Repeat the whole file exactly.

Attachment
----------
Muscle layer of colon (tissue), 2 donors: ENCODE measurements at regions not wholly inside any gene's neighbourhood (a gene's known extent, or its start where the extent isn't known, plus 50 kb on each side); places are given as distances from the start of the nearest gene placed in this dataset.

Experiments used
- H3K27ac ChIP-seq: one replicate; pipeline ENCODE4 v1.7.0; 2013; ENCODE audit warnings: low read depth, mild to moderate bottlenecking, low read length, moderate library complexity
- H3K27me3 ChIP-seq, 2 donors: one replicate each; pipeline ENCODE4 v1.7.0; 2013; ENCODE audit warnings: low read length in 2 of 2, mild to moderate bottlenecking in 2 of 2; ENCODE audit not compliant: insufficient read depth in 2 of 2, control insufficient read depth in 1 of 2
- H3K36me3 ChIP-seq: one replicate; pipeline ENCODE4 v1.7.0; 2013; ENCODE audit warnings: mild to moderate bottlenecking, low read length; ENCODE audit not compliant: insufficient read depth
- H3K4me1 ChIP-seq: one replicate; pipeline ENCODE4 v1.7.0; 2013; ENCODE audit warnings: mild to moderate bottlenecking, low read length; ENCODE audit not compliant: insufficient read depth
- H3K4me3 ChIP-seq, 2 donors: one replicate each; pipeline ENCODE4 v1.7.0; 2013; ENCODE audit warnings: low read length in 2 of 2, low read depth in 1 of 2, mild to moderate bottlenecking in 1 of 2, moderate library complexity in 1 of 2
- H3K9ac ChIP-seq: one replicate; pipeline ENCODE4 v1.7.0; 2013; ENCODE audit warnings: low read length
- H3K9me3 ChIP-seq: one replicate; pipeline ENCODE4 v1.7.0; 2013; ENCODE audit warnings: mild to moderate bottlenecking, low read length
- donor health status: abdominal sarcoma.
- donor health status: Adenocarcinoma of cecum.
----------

Muscle layer of colon (tissue), 2 donors: ENCODE measurements at regions not wholly inside any gene's neighbourhood (a gene's known extent, or its start where the extent isn't known, plus 50 kb on each side); places are given as distances from the start of the nearest gene placed in this dataset.

Experiments used
- H3K27ac ChIP-seq: one replicate; pipeline ENCODE4 v1.7.0; 2013; ENCODE audit warnings: low read depth, mild to moderate bottlenecking, low read length, moderate library complexity
- H3K27me3 ChIP-seq, 2 donors: one replicate each; pipeline ENCODE4 v1.7.0; 2013; ENCODE audit warnings: low read length in 2 of 2, mild to moderate bottlenecking in 2 of 2; ENCODE audit not compliant: insufficient read depth in 2 of 2, control insufficient read depth in 1 of 2
- H3K36me3 ChIP-seq: one replicate; pipeline ENCODE4 v1.7.0; 2013; ENCODE audit warnings: mild to moderate bottlenecking, low read length; ENCODE audit not compliant: insufficient read depth
- H3K4me1 ChIP-seq: one replicate; pipeline ENCODE4 v1.7.0; 2013; ENCODE audit warnings: mild to moderate bottlenecking, low read length; ENCODE audit not compliant: insufficient read depth
- H3K4me3 ChIP-seq, 2 donors: one replicate each; pipeline ENCODE4 v1.7.0; 2013; ENCODE audit warnings: low read length in 2 of 2, low read depth in 1 of 2, mild to moderate bottlenecking in 1 of 2, moderate library complexity in 1 of 2
- H3K9ac ChIP-seq: one replicate; pipeline ENCODE4 v1.7.0; 2013; ENCODE audit warnings: low read length
- H3K9me3 ChIP-seq: one replicate; pipeline ENCODE4 v1.7.0; 2013; ENCODE audit warnings: mild to moderate bottlenecking, low read length
- donor health status: abdominal sarcoma.
- donor health status: Adenocarcinoma of cecum.